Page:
How to control Mole Crickets in South Carolina
Mole crickets reside mainly in the south and are considered the # 1 pest in turfgrass management. There are 3 types of Mole crickets in the south; the tawny mole cricket and the southern mole crickets. Both were brought to the Unite States approximately 95 years ago and do not have natural enemies. There is a northern mole cricket but it is indigenous to the United States, which means it has natural predators, and rarely a problem so we won’t be discussing the northern mole cricket.
Mole cricket management requires commitment and a plan. The most important part of mole cricket management is the timing of the application. The mole crickets go through 3 cycles and understanding their biology is a large part of control. Adults start their activity March – May with the eggs hatching from May – June. Most adult crickets die after egg-laying. The nymphs, or juveniles, start causing damage in early July and continue through September. Here is where the timing and plan is essential, the larger the nymph grows the harder it is to control them with pesticides. They can just tunnel deeper and out of the reach of the application. The difficulty in treating mole crickets is they reside below ground and are mobile. The Tawny Mole Cricket is the main culprit for turfgrass damage. They are herbivores, feeding on the roots and the Southern Mole Cricket is carnivorous, feeding on insects. They both tunnel which creates significant damage on the surface.
The importance of a plan is all about the timing and what type of deterrent, pesticide or organic, you use. There are various stages to mole cricket management. If pesticides are used the plan starts in the spring when the adults become active. If an organic treatment is taken the plan would be to apply in early fall and early spring before mating season. In recent years we’ve begun treating with a specific nematode which is a natural enemy of the mole cricket. This approach works best in early fall and early spring before adults mate.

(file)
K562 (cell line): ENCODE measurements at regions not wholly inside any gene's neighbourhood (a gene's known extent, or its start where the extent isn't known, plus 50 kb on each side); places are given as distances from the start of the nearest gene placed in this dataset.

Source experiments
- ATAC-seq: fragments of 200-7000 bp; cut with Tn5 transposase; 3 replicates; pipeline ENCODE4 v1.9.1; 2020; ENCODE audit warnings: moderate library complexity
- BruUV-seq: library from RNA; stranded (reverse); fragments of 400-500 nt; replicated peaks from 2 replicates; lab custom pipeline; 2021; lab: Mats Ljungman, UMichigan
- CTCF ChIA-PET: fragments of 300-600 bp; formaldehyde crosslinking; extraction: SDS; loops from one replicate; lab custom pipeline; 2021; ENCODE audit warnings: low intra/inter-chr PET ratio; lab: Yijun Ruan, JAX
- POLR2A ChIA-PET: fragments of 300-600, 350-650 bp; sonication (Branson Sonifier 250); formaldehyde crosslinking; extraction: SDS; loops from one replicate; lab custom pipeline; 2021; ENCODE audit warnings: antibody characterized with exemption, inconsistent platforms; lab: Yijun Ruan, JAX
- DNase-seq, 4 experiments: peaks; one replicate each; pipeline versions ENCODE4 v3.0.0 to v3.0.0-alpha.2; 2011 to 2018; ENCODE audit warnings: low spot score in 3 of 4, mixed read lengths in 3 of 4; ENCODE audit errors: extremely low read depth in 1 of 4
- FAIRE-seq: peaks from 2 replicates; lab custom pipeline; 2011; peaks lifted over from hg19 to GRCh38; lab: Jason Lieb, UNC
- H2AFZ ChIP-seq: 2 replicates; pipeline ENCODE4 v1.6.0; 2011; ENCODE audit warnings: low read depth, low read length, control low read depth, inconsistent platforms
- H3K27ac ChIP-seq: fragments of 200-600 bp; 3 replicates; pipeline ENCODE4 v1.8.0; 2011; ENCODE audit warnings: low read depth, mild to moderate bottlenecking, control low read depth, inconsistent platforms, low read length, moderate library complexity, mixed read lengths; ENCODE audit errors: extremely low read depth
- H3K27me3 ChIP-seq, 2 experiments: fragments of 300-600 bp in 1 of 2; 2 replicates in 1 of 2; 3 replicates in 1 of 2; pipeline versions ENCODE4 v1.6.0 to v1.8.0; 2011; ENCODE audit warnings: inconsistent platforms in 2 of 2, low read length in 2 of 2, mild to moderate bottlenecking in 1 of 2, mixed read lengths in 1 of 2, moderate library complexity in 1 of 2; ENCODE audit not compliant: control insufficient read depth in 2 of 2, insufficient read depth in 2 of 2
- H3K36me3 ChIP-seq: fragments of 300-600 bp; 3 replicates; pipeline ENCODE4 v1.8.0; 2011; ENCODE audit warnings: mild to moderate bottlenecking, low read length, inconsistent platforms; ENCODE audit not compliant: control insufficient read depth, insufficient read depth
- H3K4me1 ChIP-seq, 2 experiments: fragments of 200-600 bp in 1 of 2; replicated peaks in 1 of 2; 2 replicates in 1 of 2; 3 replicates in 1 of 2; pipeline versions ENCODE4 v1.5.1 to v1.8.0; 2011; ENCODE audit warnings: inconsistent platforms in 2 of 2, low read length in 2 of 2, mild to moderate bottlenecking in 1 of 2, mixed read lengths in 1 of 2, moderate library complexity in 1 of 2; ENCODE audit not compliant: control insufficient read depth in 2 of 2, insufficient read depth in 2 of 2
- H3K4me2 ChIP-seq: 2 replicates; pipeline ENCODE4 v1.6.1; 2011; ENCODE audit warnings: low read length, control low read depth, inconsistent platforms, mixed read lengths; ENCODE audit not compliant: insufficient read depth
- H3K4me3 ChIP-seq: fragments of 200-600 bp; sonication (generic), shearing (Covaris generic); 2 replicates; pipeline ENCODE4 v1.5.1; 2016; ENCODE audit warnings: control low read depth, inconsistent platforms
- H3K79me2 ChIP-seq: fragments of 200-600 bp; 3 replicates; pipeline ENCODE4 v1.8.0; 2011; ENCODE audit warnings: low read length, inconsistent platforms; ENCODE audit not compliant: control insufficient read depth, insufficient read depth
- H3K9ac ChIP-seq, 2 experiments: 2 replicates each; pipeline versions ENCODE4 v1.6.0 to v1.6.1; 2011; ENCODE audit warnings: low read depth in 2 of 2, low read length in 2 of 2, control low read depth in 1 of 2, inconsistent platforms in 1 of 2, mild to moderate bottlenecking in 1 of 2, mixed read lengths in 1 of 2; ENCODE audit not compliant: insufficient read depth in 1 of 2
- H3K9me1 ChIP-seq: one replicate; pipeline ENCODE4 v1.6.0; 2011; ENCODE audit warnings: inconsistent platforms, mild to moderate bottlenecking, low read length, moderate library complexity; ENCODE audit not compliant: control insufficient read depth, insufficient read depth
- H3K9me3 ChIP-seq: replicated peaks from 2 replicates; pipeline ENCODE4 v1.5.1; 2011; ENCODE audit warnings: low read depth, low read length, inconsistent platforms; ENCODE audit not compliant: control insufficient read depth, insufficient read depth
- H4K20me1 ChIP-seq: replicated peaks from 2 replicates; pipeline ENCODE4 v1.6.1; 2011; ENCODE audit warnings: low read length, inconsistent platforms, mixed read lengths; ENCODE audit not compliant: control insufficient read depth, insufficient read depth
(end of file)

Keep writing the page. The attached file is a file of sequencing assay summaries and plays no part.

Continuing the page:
We make a map of what areas show the most activity. Mole populations can vary throughout the yard. Mapping also allows us to avoid treating an entire area if the infestation is localized. Next is a monitoring of egg hatching which should be done weekly starting in May. Timing of treatment is essential – treat too late and the nymphs grow too large to manage, too early and the treatment effect is diminished by egg hatching time.
Though there are many products out there for the treatment of Mole crickets without having a plan they will mostly be ineffective. Other factors come into play such as soil moisture, if soil is too dry it shouldn’t be treated. Product selection is essential to success and must be appropriate for your selected site. Subsurface applications have been found to have the best results – which is why it’s best to have a professional landscaping company such as Beach Landscaping take on the management of mole crickets. There is then the follow up phase of the management plan. 2 weeks after the initial application we check the area(s) where it was applied. If we find crickets are still present in the treated area this does not necessarily mean the pesticide failed, it can simply indicate a very high initial cricket population. If that occurs we note it on the map. In August and September is when surface damage is obvious. Additional treatment can occur at this point as well in hopes of stopping any further damage from adult crickets.
From reading above you can see that the eradicating of mole crickets is not a wake up today and take care of your cricket’s type of solution – it entails a plan, understanding of the biology and, most importantly, committing to it. Without this the crickets will win the battle!